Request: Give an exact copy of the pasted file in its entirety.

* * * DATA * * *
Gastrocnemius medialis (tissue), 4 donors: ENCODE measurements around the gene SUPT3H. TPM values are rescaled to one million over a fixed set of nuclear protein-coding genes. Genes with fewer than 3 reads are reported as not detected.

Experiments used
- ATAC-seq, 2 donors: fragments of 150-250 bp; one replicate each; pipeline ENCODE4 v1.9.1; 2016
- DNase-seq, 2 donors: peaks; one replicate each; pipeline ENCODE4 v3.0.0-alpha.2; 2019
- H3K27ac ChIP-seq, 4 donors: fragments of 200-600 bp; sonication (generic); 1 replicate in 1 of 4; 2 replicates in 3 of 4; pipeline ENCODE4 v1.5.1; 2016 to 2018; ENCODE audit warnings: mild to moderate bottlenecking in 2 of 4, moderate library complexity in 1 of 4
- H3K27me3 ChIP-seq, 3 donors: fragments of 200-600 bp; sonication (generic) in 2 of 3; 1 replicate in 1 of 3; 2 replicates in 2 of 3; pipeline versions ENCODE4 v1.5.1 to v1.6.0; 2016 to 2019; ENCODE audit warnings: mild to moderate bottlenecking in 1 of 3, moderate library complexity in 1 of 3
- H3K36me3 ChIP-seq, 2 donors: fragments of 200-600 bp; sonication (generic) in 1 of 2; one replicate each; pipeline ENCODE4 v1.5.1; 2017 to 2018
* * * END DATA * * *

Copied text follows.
Gastrocnemius medialis (tissue), 4 donors: ENCODE measurements around the gene SUPT3H. TPM values are rescaled to one million over a fixed set of nuclear protein-coding genes. Genes with fewer than 3 reads are reported as not detected.

Experiments used
- ATAC-seq, 2 donors: fragments of 150-250 bp; one replicate each; pipeline ENCODE4 v1.9.1; 2016
- DNase-seq, 2 donors: peaks; one replicate each; pipeline ENCODE4 v3.0.0-alpha.2; 2019
- H3K27ac ChIP-seq, 4 donors: fragments of 200-600 bp; sonication (generic); 1 replicate in 1 of 4; 2 replicates in 3 of 4; pipeline ENCODE4 v1.5.1; 2016 to 2018; ENCODE audit warnings: mild to moderate bottlenecking in 2 of 4, moderate library complexity in 1 of 4
- H3K27me3 ChIP-seq, 3 donors: fragments of 200-600 bp; sonication (generic) in 2 of 3; 1 replicate in 1 of 3; 2 replicates in 2 of 3; pipeline versions ENCODE4 v1.5.1 to v1.6.0; 2016 to 2019; ENCODE audit warnings: mild to moderate bottlenecking in 1 of 3, moderate library complexity in 1 of 3
- H3K36me3 ChIP-seq, 2 donors: fragments of 200-600 bp; sonication (generic) in 1 of 2; one replicate each; pipeline ENCODE4 v1.5.1; 2017 to 2018